The first track on Revolutions per Minute is "Black Masks & Gasoline", which features "power chords" and rapid drumming.[11] Its lyrics advocate for a revolution against a vengeful government, and contain imagery of raised hands and clenched fists.[11][12] The second track, "Heaven Knows", makes use of "serrated, slingshot hooks",[13] with lyrics that deal with "personal strife".[11] The next track, "Dead Ringer", is a short hardcore song that chastises those who felt that the band had sold out due to their growing popularity.[14][15] Jo-Ann Greene of AllMusic believes that "Halfway There" is about the need for a real leader and questioning the current leaders' action, bolstered by McIlrath's screaming vocals.[11][12]

The fifth track, "Like the Angel", begins with strumming of the bass guitar, before transitioning into a "poppy" beat about unrequited love.[11][12][16] "Voices Off Camera:" is one of the more accessible songs on the album, with McIlrath singing in a softer voice.[15] In contrast, "Blood-Red, White, & Blue" is described by Matthew Fiander of PopMatters as a "musical tour de force", with a moody breakdown.[11] With it, McIlrath wanted to write a song that showcased the conflict of interests following the September 11 attacks, between overt patriotism, and war crimes in the name of God.[15] The eighth track, "Broken English", "switches tempo constantly", and has motivational lyrics in the chorus.[14] McIlrath describes "Last Chance Blueprint" as the band's "escape song", while Fiander feels it is a "stock get-out-of-town tune".[11][15] It contains a soundbite from the 1999 film American Beauty.[11]

"To the Core" is another short hardcore song that Greene describes as "a ferocious, fever-pitched number written and delivered with pure vitriol".[12][14] McIlarth notes that "Torches" is a very different when compared to most of the band's material, due to its heavy metal-influenced intro and breakdown.[15] The penultimate track, "Amber Changing", is more muted in its sound, and has McIlrath sing about not wanting a great moment in a relationship to end.[11][12] The album ends with a hidden track, a cover of "Any Way You Want It" by Journey.[14] The band covered the song to bring a sense of familiarity to listeners while on tour.[5]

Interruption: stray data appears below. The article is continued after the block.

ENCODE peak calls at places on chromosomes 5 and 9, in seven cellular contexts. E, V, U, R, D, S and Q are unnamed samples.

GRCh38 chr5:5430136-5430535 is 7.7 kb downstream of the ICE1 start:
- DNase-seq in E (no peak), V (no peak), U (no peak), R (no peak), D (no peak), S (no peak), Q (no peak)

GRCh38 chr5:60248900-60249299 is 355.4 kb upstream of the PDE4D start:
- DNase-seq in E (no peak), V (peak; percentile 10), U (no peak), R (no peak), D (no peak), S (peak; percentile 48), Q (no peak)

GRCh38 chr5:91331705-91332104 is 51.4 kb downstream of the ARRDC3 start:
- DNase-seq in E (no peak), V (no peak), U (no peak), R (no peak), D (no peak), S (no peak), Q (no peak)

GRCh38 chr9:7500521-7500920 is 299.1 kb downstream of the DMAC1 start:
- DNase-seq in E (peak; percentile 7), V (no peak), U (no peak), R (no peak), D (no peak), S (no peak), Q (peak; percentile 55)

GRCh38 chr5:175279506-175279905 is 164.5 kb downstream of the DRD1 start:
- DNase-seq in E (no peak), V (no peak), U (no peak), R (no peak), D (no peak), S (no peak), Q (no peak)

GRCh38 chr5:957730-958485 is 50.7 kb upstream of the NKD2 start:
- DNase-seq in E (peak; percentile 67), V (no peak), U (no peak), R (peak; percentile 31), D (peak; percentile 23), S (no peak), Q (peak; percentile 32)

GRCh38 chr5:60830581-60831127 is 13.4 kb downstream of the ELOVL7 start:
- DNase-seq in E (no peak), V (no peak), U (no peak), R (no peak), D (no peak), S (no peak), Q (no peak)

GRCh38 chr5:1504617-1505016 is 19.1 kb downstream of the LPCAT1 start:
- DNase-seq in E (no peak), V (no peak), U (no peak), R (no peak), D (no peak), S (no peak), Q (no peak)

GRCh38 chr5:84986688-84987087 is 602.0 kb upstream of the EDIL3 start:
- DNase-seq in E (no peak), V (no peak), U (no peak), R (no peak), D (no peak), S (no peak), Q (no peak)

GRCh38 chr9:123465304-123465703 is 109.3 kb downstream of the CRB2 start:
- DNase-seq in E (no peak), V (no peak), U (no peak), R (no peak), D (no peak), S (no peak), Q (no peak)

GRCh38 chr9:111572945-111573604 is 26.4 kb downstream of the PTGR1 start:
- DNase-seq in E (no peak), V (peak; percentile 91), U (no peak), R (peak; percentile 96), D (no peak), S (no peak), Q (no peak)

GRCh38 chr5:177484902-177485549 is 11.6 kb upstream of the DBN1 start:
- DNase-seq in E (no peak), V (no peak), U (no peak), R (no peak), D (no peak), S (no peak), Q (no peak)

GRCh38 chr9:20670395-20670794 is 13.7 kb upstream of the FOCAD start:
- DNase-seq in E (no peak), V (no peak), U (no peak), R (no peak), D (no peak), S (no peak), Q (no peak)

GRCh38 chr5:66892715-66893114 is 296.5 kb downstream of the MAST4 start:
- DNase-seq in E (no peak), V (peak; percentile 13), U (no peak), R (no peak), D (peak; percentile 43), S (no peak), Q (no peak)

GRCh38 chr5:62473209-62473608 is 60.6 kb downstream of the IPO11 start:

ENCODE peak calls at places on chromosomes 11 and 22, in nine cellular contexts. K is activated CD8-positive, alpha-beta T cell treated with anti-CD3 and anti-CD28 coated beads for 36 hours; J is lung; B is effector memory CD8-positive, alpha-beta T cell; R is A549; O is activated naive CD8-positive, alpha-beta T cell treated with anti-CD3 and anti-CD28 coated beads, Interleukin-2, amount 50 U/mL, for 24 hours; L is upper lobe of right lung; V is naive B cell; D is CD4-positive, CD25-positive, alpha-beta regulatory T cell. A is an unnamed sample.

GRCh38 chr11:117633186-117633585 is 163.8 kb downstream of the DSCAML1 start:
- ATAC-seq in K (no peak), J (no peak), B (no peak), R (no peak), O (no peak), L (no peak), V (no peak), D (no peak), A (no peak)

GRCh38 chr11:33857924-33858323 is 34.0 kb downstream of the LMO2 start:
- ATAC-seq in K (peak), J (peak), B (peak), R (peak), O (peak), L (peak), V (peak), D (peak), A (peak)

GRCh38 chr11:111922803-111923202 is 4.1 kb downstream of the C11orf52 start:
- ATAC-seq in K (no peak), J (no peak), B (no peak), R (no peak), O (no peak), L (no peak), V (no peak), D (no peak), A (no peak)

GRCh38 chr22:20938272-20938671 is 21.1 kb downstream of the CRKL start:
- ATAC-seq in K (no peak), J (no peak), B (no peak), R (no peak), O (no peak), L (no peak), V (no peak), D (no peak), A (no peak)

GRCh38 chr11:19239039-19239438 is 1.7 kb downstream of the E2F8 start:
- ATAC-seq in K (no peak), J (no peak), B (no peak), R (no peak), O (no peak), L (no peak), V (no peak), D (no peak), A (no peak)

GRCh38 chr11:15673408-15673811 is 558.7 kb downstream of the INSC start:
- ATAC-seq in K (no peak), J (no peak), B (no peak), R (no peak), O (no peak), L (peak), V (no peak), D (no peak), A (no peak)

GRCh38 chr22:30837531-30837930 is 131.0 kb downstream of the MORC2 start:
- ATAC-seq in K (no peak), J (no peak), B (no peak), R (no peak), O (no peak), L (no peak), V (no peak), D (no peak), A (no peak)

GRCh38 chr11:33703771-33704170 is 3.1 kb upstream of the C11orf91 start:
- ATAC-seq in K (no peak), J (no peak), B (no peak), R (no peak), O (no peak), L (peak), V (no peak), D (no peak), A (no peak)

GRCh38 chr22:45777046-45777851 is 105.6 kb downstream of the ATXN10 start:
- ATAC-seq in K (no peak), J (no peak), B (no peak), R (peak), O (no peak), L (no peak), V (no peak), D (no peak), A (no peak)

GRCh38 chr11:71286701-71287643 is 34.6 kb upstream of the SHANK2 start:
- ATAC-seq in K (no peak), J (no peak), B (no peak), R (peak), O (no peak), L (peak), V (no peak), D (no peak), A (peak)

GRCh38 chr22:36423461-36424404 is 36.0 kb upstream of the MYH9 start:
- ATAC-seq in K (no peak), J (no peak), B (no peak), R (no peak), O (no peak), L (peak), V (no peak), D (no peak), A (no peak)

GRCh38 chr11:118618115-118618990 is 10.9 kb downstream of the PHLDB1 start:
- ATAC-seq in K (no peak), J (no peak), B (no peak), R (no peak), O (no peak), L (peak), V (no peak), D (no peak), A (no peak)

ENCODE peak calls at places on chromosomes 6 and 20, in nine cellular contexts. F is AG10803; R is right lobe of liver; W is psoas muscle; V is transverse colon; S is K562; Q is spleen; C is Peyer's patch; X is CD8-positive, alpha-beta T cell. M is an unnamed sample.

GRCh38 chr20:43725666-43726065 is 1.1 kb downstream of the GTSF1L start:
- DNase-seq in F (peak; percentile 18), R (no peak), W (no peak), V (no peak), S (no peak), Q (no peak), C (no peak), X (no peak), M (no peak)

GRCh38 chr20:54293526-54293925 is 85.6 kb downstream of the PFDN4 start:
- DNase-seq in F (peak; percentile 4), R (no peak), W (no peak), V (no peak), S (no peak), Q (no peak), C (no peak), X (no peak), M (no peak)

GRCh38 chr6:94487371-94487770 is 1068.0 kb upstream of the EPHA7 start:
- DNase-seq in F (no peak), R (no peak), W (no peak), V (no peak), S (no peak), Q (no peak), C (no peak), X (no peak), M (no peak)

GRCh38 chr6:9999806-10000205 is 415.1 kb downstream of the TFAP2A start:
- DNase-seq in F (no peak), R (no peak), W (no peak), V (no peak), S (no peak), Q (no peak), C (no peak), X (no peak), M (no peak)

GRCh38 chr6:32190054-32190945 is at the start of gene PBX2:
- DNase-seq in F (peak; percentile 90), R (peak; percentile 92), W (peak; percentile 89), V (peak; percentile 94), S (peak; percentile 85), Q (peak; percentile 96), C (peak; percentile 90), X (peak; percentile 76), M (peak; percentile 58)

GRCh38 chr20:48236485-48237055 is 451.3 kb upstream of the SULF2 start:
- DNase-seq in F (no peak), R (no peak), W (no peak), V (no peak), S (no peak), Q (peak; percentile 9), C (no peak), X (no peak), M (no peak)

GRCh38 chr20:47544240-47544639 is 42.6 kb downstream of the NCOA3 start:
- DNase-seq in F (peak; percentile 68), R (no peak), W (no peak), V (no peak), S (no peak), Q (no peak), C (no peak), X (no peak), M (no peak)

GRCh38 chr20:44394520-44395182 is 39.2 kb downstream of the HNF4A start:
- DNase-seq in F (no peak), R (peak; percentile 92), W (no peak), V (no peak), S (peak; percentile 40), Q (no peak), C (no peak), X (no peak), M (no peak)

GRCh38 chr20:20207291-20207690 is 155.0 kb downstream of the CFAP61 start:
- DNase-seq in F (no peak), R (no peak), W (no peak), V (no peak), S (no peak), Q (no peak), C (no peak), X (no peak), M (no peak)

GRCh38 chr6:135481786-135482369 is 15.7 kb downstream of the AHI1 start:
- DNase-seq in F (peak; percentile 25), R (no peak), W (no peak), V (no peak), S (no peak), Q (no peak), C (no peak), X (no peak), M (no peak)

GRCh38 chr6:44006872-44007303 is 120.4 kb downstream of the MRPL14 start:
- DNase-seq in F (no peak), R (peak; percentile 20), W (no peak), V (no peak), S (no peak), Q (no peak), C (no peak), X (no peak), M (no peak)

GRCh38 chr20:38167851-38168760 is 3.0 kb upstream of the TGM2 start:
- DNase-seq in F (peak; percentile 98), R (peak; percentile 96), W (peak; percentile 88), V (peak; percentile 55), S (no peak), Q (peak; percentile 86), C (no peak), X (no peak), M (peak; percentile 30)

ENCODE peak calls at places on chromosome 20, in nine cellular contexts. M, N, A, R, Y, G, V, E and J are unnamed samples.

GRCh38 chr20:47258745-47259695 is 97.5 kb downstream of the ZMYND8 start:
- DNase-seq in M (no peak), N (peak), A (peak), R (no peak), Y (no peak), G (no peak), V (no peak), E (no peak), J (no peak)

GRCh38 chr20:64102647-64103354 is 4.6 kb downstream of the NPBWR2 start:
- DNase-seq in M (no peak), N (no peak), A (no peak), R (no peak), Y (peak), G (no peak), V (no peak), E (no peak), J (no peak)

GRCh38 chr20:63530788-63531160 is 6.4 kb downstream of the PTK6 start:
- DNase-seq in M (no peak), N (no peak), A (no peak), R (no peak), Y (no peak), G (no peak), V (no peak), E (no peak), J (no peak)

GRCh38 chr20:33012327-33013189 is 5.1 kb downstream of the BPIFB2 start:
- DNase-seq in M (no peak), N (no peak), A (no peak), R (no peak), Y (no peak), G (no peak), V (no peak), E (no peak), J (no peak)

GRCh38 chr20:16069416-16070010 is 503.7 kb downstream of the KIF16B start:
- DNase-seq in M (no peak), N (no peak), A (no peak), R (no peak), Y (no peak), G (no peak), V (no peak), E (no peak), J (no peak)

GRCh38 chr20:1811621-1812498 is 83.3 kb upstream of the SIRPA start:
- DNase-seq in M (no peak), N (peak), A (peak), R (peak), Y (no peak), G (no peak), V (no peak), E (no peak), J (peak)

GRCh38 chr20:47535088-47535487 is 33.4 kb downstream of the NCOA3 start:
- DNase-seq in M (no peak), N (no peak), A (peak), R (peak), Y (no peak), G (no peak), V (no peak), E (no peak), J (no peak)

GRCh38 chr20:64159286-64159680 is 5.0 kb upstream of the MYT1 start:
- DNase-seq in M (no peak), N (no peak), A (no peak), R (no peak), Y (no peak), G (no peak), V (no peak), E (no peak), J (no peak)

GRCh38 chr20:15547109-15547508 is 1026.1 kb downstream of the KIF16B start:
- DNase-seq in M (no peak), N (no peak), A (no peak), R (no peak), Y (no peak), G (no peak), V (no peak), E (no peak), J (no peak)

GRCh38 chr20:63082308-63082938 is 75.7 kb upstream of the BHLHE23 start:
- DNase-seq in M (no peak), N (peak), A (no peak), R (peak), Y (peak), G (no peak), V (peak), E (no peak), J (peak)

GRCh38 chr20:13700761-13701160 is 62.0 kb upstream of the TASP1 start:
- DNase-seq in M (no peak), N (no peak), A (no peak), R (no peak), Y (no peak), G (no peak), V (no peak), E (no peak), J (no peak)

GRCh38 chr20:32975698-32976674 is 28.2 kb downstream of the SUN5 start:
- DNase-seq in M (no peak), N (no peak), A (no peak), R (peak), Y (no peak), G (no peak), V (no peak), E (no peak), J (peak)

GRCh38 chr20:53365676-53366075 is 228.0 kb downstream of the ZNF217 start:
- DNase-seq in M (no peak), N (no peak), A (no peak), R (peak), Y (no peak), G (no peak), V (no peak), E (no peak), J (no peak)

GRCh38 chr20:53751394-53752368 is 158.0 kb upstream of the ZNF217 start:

Release and reception[edit]

Professional ratings
Review scores
AllMusic4.5/5 stars[12]

Fat Wreck Chords released Revolutions per Minute on April 8, 2003, in the United States on CD and LP formats.[17] Like The Unraveling, it failed to reach any major music chart, but did reach number thirty-five on the Independent Albums chart.[18] Promotion for the album included North American and Japan based tours with other Fat Wreck Chord bands like Anti-Flag, None More Black, and No Use for a Name,[19][20] and several performances in the 2003 Warped Tour in North America.[21] Additionally, "Like the Angel" was released as a promotional single.[22]

Revolutions per Minute was well received by music critics. Paul praised the album for its honest and personal lyrics, as well as its unique blend of hardcore punk and melodic hardcore. He concluded by declaring it one of the best albums of the year, a sentiment which was shared by The Virginian-Pilot's Jeff Maisey.[9][23] Greene liked the juxtaposition of impassioned and political lyrics, commenting that the album is capable of "rubbing emotions raw and minds numb".[12] Davey Boy of Sputnikmusic felt that with Revolutions per Minute, Rise Against took their craft and musicianship more seriously. He commented that while the songs themselves do not work well individually, "the band should be given credit for how even and consistent the album still is, and for the fact that it is a solid and cohesive listen."[14]

Impact and re-release[edit]

Bryne Yancey of notes that in the early 2000s, melodic hardcore was not a well established genre. With the release of Revolutions per Minute, Yancey argues Rise Against not only popularized the genre, but also influenced "literally thousands of bands residing somewhere within the melodic hardcore spectrum" with the album's music and social commentary.[24] Revolutions per Minute was also an important album for Rise Against, as Boy believes it "clearly played a huge role in shaping what was to come" for the band.[14] It was their first album to make extensive use of social and political commentary, which has become a staple for Rise Against material.[14][25] Some songs like "Voices Off Camera:" and "Broken English" demonstrated a greater reliance on musical accessibility, which "hinted" at the band's eventual shift toward mainstream rock.[24]